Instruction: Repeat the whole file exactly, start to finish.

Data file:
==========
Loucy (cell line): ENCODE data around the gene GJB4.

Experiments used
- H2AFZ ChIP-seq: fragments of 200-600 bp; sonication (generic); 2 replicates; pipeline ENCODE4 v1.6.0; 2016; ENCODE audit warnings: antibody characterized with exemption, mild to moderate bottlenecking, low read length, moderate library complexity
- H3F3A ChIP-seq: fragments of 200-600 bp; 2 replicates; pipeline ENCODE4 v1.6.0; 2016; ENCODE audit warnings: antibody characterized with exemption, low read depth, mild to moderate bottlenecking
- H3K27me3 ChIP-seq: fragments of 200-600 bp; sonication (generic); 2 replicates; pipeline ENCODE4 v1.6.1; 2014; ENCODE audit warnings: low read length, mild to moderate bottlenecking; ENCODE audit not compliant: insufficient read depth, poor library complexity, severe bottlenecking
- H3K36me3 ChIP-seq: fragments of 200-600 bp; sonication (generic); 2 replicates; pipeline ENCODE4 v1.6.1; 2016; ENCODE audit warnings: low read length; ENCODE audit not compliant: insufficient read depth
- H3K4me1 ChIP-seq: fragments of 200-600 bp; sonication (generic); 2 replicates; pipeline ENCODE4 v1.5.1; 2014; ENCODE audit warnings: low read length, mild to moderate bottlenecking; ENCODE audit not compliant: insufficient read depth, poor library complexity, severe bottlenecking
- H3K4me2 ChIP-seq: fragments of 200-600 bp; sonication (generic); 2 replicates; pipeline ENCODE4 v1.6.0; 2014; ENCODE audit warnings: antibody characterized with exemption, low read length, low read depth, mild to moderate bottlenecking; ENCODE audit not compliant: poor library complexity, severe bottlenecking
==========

Loucy (cell line): ENCODE data around the gene GJB4.

Experiments used
- H2AFZ ChIP-seq: fragments of 200-600 bp; sonication (generic); 2 replicates; pipeline ENCODE4 v1.6.0; 2016; ENCODE audit warnings: antibody characterized with exemption, mild to moderate bottlenecking, low read length, moderate library complexity
- H3F3A ChIP-seq: fragments of 200-600 bp; 2 replicates; pipeline ENCODE4 v1.6.0; 2016; ENCODE audit warnings: antibody characterized with exemption, low read depth, mild to moderate bottlenecking
- H3K27me3 ChIP-seq: fragments of 200-600 bp; sonication (generic); 2 replicates; pipeline ENCODE4 v1.6.1; 2014; ENCODE audit warnings: low read length, mild to moderate bottlenecking; ENCODE audit not compliant: insufficient read depth, poor library complexity, severe bottlenecking
- H3K36me3 ChIP-seq: fragments of 200-600 bp; sonication (generic); 2 replicates; pipeline ENCODE4 v1.6.1; 2016; ENCODE audit warnings: low read length; ENCODE audit not compliant: insufficient read depth
- H3K4me1 ChIP-seq: fragments of 200-600 bp; sonication (generic); 2 replicates; pipeline ENCODE4 v1.5.1; 2014; ENCODE audit warnings: low read length, mild to moderate bottlenecking; ENCODE audit not compliant: insufficient read depth, poor library complexity, severe bottlenecking
- H3K4me2 ChIP-seq: fragments of 200-600 bp; sonication (generic); 2 replicates; pipeline ENCODE4 v1.6.0; 2014; ENCODE audit warnings: antibody characterized with exemption, low read length, low read depth, mild to moderate bottlenecking; ENCODE audit not compliant: poor library complexity, severe bottlenecking